The Clover Club Cocktail is a drink that pre-dates Prohibition, and is named for the Philadelphia mens club of the same name, which met in the Bellevue-Stratford hotel.[1] It has a long history dating back to at least 1911, and was enjoyed by the captains of industry who were members of the famous club. In its Heyday the drink was described by Jack Townsend as being enjoyed by the pre-prohibition gentleman who would have fit in with those of the club, and was a "Distinguished patron of the oak-paneled lounge." However, by the time that Townsend was writing about the drink it was becoming unpopular, and was eventually all but forgotten.

The drink seems to have been forgotten partly due to the use of raw egg in the cocktail, which many people shy away from, and partly due to the complexity of its preparation. Despite the use of what some may consider to be strange ingredients the cocktail is enjoyable, and has been described as tart with the added syrup giving the drink complexity, and the egg white providing body as well as a foamy head.

Wikipedia gives the recipe as:

1 1/2 Oz. Gin
3/4 Oz. Lemon Juice
1/4 Oz. Raspberry Syrup (or Grenadine)
1 Egg White

Dry shake ingredients to emulsify, add ice, shake and served straight up.

Eager to resurrect this "forgotten" drink, I consulted the kitchen and determined some adjustments would be necessary. I'm all out of gin, so I substituted vodka. No Grenadine or raspberry syrup in the house either, so I went for a more tropical motif using banana nectar. Since banana was now the theme of the drink, I decided to omit the lemon juice. And instead of fresh egg whites, I took the lazy way back to the ranch and used powdered egg whites.

The final verdict: it's weird. But I like weird.

The package of powdered egg whites says to use 2 teaspoons of the powder to equal 1 egg white, but I deliberately used more egg whites than called for, just to see what would happen. I used 2 heaping tablespoons, and when I say heaping, I mean heaping.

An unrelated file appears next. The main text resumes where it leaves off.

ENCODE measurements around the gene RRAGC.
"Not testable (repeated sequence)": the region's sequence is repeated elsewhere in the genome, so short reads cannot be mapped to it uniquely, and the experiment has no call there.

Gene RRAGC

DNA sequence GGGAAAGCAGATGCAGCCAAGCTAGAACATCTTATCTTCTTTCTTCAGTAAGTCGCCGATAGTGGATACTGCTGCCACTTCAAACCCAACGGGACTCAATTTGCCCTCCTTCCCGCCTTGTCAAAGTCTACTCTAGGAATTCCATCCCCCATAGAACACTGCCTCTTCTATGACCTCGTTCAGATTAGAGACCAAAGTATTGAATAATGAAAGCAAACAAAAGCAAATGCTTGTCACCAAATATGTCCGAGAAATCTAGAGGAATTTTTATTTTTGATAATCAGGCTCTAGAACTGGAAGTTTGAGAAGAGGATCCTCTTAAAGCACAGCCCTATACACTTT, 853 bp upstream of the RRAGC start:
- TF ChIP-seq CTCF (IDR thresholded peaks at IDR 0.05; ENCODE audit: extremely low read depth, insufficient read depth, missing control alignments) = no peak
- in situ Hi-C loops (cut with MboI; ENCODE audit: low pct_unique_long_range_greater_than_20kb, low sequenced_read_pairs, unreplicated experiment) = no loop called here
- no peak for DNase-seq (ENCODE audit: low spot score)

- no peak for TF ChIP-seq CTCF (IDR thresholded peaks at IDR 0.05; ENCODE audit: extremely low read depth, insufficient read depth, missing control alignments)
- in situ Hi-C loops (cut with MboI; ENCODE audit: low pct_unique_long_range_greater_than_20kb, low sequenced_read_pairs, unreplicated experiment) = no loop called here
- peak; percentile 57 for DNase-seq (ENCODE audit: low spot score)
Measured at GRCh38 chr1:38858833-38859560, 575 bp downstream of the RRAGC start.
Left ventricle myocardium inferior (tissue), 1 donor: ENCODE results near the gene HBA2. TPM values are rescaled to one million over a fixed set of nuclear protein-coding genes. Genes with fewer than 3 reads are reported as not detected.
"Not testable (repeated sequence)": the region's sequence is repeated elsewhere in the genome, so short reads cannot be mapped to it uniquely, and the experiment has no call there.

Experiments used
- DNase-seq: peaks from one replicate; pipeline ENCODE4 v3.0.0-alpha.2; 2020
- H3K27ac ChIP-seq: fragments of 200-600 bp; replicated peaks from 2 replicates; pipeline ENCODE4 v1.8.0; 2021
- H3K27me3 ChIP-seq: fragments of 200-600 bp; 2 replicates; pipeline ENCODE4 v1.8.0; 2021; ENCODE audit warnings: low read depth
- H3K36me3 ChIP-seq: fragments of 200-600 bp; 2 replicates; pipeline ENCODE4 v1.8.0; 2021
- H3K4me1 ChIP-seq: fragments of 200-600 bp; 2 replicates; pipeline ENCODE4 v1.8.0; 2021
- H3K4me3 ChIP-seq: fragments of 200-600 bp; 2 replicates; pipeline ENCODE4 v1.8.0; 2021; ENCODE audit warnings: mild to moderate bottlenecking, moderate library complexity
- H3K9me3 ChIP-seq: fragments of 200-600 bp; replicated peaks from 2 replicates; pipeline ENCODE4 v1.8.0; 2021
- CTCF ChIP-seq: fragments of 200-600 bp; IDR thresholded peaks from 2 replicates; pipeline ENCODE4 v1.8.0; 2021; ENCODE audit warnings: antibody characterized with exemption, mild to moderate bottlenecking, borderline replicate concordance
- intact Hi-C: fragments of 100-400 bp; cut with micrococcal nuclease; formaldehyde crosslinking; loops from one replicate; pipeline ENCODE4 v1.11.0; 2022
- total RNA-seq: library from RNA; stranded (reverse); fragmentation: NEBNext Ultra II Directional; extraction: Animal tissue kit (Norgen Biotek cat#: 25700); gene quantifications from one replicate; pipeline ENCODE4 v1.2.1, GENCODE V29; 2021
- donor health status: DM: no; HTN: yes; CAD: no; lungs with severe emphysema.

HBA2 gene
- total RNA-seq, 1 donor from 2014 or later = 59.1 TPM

My version:

1 1/2 Oz. Vodka
2 tbsp Deb-El Egg Whites
2 tbsp water
1/4 oz. Looza banana nectar

Shake the egg whites and the water together, then add vodka, banana nectar, and ice. Shake again.

What I got was a much richer, frothier, firmer head on the mixture; one that resisted pouring out, which was handy - I filled the glass 3/4 full and then ladled out the foam to sit atop the liquid. It's almost meringue-like in its consistency, which probably isn't what the old boys at the Clover Club had in mind. In fact, this is so far off from the original recipe that I should probably just call it something else entirely. Any ideas?

Saturday, August 14, 2010

The Primordial Soup Cocktail

I consume equal parts junk food and health food, and I believe they mostly balance each other out. I'm not a big fan of vegetables in general, but I will consume anything if you reduce it to liquid. So I constantly run my Waring juicer and fill it with tomatoes, carrots, spinach, lettuce, cabbage, bananas, lemons, limes, oranges, apples, radishes, turnips, onions, grapefruit, watermelon, honeydew, canteloupe, guava, papaya, pears, strawberries, ginger root, pineapple, grapes, kiwi, celery, horseradish, etc., all in one big witch's brew of Plastids.